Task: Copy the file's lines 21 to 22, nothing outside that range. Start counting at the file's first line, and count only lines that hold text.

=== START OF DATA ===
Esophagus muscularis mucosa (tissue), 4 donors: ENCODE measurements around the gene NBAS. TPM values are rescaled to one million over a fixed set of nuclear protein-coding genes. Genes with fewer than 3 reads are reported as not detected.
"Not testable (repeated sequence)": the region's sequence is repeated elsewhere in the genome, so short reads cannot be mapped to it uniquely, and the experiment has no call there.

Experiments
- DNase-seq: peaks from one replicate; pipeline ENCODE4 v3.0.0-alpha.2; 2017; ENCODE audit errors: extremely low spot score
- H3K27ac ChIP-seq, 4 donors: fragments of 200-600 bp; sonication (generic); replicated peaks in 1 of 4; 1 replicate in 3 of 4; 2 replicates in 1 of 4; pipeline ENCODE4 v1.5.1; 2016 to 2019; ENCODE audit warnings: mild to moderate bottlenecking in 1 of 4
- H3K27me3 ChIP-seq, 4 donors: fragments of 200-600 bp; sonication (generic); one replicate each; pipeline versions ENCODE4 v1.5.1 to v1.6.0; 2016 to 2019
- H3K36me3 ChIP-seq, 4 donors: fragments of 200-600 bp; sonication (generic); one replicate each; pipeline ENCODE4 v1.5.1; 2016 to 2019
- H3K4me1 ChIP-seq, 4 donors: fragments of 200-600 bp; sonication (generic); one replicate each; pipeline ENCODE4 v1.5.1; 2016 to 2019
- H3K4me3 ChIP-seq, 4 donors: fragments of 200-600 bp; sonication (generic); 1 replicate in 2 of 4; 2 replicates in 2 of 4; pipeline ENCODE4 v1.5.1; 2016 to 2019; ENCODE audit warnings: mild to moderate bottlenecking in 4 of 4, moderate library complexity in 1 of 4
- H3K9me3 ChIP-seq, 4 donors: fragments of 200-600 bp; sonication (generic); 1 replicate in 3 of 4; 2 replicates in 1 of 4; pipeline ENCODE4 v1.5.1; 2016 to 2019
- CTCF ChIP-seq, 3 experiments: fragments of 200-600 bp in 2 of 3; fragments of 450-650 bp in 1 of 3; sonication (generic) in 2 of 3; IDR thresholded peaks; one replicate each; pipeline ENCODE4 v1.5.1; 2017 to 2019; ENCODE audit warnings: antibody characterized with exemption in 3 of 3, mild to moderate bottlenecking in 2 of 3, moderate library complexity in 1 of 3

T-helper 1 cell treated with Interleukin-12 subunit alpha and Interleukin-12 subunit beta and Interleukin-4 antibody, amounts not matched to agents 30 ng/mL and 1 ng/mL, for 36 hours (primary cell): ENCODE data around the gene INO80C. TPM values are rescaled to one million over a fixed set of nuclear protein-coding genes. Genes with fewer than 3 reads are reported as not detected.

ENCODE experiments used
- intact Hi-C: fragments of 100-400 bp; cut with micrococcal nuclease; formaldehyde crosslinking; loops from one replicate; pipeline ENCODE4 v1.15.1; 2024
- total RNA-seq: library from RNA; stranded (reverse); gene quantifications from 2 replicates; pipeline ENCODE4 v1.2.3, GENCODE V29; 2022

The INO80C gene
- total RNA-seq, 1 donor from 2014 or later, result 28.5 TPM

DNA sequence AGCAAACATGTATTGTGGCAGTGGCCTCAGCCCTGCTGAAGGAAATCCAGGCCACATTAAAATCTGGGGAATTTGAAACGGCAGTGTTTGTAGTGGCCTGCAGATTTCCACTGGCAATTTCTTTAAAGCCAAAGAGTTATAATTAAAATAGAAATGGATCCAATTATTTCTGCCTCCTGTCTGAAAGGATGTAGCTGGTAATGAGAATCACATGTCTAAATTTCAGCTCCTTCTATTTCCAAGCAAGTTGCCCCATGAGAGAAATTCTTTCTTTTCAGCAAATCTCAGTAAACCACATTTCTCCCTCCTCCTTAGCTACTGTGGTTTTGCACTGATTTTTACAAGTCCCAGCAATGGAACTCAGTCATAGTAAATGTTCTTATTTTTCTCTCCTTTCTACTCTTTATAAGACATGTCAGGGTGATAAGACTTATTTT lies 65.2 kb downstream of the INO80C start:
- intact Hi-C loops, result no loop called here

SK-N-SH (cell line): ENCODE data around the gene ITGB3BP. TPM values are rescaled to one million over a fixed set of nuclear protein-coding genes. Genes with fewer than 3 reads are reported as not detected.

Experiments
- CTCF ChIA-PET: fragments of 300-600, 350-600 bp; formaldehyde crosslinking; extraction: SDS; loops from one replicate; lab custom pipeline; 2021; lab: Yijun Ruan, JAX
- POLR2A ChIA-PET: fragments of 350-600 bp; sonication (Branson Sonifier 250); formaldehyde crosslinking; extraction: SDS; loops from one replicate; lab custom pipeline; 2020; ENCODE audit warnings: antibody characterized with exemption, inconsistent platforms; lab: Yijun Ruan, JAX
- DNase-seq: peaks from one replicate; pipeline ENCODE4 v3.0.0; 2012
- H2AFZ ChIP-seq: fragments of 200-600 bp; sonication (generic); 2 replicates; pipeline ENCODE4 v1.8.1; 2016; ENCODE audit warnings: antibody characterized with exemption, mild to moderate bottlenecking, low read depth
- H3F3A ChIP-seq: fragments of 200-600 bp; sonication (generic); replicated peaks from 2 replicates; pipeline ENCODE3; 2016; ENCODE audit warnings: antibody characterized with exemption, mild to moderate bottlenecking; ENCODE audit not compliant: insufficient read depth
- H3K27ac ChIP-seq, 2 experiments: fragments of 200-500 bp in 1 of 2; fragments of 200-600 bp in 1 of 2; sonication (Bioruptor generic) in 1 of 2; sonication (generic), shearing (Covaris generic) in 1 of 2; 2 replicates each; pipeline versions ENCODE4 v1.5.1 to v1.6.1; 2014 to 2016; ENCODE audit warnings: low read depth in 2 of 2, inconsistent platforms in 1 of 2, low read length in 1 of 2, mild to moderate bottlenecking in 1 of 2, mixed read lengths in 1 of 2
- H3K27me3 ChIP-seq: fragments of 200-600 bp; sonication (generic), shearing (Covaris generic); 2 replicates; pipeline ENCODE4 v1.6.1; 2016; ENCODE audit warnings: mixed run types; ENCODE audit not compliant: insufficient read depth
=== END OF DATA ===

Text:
Experiments
- CTCF ChIA-PET: fragments of 300-600, 350-600 bp; formaldehyde crosslinking; extraction: SDS; loops from one replicate; lab custom pipeline; 2021; lab: Yijun Ruan, JAX